This book tells of a pivotal period in the history of stand-up comedy in America.
John S. Harris
You really get a sense of what the early 'lean' years were like for guys like Jay Leno, Richard Lewis, Tom Dressen, and David Letterman.
Dave Pierre
A great, fast, easy read to be sure and kept me entertained for more than a few nights.
Amazon-Addicted-Anonymous

Most Helpful Customer Reviews

22 of 22 people found the following review helpful By Buffster on September 6, 2009
Format: Hardcover
How did this story go untold for so long? Before some of America's best known comics were household names in homes like yours, they were household names in but their own homes. That is, they were nobodies. And most of those homes were hovels. This book tells the largely untold story of how they -- or at least many of them -- made it big while turning standup into a business and art form as culturally vital as rock and roll. Though you'll instantly key in on people like Robin Williams and Richard Lewis, after but a few pages you'll feel like you're best friends with a lot of people that I at least had never heard of, and root for them in their many battles against unfair working conditions, addiction and changing tastes. Author Knoedelseder is a reader's writer --he respects your intelligence and your time. He's got a witty, engaging style that makes you feel like you're chatting over a beer or cup of coffee and the writing is super tight. Not a wasted word. You won't be able to put this one down.
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16 of 16 people found the following review helpful By jdavisstein on August 25, 2009
Format: Hardcover
I really enjoyed this book. It's about a labor dispute in 70's in Hollywood, the twist is that the disputers are a bunch of stand-up comedians, many of whom will become famous. It's a treat to see them young and struggling and to get the inside story on relationships between people who have since become iconic. All of the characters,even the unknowns (at least to me), are colorful and the plot reads like a novel.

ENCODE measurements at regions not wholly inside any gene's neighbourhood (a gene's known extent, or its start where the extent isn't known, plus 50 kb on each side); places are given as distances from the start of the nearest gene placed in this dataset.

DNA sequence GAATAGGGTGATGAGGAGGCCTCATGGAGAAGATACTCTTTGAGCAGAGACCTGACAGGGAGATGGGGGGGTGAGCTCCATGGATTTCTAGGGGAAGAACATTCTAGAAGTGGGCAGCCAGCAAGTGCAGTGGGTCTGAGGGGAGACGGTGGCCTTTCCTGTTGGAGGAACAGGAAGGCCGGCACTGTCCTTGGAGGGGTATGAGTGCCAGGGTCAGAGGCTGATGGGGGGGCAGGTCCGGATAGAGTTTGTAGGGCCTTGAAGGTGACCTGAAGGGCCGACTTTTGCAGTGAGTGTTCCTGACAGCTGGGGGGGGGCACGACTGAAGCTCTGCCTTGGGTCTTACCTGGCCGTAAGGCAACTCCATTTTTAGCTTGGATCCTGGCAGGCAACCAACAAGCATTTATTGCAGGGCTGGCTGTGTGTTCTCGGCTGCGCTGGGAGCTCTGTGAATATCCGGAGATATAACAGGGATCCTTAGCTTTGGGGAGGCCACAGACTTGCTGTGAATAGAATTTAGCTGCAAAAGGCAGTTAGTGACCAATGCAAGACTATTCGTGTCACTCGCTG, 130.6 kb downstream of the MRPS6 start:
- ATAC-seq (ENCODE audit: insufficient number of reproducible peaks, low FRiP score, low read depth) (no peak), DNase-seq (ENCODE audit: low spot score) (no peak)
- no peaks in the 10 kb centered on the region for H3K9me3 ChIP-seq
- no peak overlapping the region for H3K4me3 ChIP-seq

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11 of 11 people found the following review helpful By BlogOnBooks on December 31, 2009
Format: Hardcover
When the Tonight Show moved its base of operations from New York to Los Angeles in 1972, the world of comedy was completely upended. Instead of working out their routines at NY nightclubs, any up-and-coming comedian worth his salt had to relocate to LA as well. Why? Because, in those days the Tonight Show was considered an unavoidable rite-of-passage for any comic who aspired to bigger things like Vegas, record albums or TV and movie stardom. The stars who received Johnny Carson's nod of approval, were often invited back and would eventually become household names in their own right. Jay Leno, David Letterman, Robin Williams and others would all be beneficiaries of the move in years to come.
In order to get `discovered', these comics needed a platform to woodshed their material and to get in the field-of-view of the show's cadre of talent scouts.
Enter the Comedy Store.
As a reporter for the Comedy Beat of the prodigious Los Angeles Times, Bill Knoedelseder had a ringside seat for the development of the LA comedy scene emerging at the Sunset Strip nightery as well as it's Melrose counterpart, Budd Friedman's Improv. Between the two clubs passed nearly all of the renowned comedians of the 70s thru 90s. Richard Pryor, Jimmie Walker, Leno, Williams, Andy Kaufman, Sam Kinison, Richard Lewis, Elayne Boosler and dozens more all worked out at the club in it's heyday.